BRUCE HILL: What if the situation of Fiji doesn't change? I mean we just heard an academic expert earlier in the program say that Fiji can't be kept out of the Forum indefinitely regardless of what happens. I mean if they don't return to democracy, could Fiji be kept out indefinitely, are they against the wishes of a lot of other Forum countries do you think?
RICHARD MARLES: Well, I'd make two points about that. Firstly, and before I make that, no one is talking about doing anything against the wishes of the Forum countries. The Forum countries themselves determine the outcomes here. But, democracy is a deeply held value of the Pacific family and it's a deeply held value of the Pacific Island Forum. That said, Fiji has made commitments on numerous occasions that they are going to hold elections in the next couple of years. They have a constitutional process in place which they assure us will lead to a set of free and fair elections in the next couple of years, where we do see restoration of human rights and where we do see a free press. Now, the challenge for all of us is to work with Fiji to see that happen and that's what we're doing. When Fiji has achieved a situation of being democratic, that's the right time to readmit Fiji to what is essentially a fundamentally democratic Forum.
BRUCE HILL: Now speaking of the way the Forum operates. There was a review of the Forum Secretariat which has been leaked now which says basically that the organisation is ineffective and overly dominated by Australia and New Zealand and that this needs to change. From your perspective, do you think Australia and New Zealand are too dominant, need to pull back a little bit from the workings of the Forum?
RICHARD MARLES: No, I wouldn't say that. The Forum is the pre-eminent body of all the Pacific Island countries and having now visited many of the island regions of the world, the Caribbean and the Indian Ocean, the Forum has much that it can be proud of in terms in the way in which it gives rise to regionalism, pools resources and makes life possible in a part of the world where you have very small populations that are geographically isolated. In those circumstances, regionalism is a really important goal to pursue and through the environmental agency, through the University of the South Pacific, through the Forum Fisheries Agency and through many other institutions, the Forum is doing good work and I don't think that's overly dominated by Australia and New Zealand. We, of course, want to make sure that we play our part, but we very much do that, not as dominators of this region, but rather as partners in the region with all of the other Forum Island countries.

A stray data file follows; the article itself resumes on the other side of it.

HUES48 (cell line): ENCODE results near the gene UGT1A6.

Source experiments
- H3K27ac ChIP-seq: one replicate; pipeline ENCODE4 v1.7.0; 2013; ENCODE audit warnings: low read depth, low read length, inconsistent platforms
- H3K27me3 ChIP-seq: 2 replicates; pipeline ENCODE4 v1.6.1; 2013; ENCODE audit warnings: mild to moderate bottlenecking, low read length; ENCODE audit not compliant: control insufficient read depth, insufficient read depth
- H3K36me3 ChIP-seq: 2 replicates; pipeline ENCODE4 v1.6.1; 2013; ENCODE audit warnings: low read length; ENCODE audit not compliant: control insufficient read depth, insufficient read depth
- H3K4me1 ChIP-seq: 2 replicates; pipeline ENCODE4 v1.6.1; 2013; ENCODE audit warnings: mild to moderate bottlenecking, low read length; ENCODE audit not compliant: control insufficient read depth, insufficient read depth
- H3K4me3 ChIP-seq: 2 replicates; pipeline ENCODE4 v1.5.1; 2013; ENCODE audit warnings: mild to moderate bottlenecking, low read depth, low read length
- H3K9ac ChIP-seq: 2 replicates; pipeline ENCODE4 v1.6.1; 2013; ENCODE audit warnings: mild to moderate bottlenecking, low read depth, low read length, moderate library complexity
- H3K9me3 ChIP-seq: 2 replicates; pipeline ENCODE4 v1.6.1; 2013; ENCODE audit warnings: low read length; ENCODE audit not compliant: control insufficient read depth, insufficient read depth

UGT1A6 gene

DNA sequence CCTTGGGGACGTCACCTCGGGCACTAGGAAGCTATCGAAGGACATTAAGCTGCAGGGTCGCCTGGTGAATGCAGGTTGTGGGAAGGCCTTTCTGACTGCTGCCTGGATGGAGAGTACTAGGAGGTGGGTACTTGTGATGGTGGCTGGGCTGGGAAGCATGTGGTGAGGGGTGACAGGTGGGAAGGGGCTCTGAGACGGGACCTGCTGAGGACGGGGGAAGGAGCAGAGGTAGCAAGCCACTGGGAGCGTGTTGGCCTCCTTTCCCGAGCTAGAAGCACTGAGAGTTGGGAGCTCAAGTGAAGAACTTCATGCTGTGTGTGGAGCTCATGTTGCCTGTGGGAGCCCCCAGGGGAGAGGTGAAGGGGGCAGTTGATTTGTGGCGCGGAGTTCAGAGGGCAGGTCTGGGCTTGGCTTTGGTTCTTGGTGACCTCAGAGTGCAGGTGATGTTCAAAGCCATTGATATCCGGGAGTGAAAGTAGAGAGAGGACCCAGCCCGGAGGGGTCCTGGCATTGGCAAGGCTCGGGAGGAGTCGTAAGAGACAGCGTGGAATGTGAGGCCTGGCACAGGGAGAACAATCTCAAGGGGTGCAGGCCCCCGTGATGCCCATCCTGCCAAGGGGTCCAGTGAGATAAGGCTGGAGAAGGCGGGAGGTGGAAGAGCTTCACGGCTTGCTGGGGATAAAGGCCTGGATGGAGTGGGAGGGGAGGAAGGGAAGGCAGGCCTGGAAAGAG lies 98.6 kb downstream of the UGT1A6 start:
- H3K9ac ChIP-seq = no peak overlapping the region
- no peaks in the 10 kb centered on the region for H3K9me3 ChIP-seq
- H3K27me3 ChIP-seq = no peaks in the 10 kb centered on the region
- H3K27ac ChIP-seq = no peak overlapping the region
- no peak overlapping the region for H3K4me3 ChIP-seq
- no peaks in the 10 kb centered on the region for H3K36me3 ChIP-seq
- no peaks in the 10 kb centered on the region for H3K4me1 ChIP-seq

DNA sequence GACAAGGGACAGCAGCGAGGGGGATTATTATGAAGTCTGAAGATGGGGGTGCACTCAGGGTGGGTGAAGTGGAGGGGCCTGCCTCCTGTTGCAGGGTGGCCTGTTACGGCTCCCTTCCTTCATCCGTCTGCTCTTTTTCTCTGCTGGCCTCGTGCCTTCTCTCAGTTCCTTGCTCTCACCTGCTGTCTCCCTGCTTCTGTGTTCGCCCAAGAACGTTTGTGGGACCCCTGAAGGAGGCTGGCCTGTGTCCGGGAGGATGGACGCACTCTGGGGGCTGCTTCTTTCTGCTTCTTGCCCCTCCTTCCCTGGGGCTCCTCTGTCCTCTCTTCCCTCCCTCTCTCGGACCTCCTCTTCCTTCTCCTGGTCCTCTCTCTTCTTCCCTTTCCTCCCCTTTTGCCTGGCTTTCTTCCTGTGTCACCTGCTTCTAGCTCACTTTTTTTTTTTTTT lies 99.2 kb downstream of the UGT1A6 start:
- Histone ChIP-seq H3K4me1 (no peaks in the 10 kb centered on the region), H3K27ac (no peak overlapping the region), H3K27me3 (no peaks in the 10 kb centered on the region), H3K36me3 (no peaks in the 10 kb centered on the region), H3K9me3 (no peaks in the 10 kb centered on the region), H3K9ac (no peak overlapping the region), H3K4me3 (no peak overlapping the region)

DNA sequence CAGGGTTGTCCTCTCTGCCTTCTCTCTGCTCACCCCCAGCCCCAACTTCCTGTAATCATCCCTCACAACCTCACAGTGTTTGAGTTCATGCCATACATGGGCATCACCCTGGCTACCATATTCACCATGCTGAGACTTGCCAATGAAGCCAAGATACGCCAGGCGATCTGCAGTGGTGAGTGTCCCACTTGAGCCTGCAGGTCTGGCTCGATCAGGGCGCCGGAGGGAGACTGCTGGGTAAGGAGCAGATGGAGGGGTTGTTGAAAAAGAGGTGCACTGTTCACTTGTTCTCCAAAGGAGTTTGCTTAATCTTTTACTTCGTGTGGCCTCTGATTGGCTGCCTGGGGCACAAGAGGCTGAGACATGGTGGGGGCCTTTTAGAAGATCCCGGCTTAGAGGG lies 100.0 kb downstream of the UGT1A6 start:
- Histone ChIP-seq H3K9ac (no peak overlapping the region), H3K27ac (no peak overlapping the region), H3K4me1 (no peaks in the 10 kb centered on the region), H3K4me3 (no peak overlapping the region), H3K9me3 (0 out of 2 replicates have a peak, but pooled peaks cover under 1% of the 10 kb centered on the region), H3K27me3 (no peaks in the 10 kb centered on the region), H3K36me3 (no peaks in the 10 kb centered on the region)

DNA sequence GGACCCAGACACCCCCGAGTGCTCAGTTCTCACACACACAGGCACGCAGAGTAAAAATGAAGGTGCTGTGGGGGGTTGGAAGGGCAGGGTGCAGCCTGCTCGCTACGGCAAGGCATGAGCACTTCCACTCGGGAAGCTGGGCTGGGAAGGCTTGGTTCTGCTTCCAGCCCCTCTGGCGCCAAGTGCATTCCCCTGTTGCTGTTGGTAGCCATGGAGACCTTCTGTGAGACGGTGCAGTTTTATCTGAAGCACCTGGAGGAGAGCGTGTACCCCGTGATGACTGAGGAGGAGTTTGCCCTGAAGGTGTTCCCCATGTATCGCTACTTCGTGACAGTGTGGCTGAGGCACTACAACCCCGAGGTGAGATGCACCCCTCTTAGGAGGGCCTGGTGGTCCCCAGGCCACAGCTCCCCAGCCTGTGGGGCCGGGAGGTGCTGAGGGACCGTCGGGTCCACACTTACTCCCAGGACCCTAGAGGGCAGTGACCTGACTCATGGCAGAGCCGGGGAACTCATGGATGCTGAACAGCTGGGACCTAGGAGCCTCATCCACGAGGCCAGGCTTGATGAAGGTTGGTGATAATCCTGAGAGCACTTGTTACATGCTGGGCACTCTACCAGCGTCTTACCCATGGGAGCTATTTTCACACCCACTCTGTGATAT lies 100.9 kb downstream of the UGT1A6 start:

BRUCE HILL: OK, well it sounds like things are still in full swing there, so I'll let you get back to it. Are you having a good time for the moment?
RICHARD MARLES: Well, I'm very much enjoying it. I mean there is a definite sense of celebration about a gathering of the Pacific family, which we see with the Pacific Islands Forum. We saw it last year in Auckland and we're seeing it again here tonight in Rarotonga. For me, doing the role I do representing Australia within the Pacific, this is really one of the most special moments of the year. It is hard not to walk around with a smile on your face. You are just reminded about how wonderful and special this part of the world really is.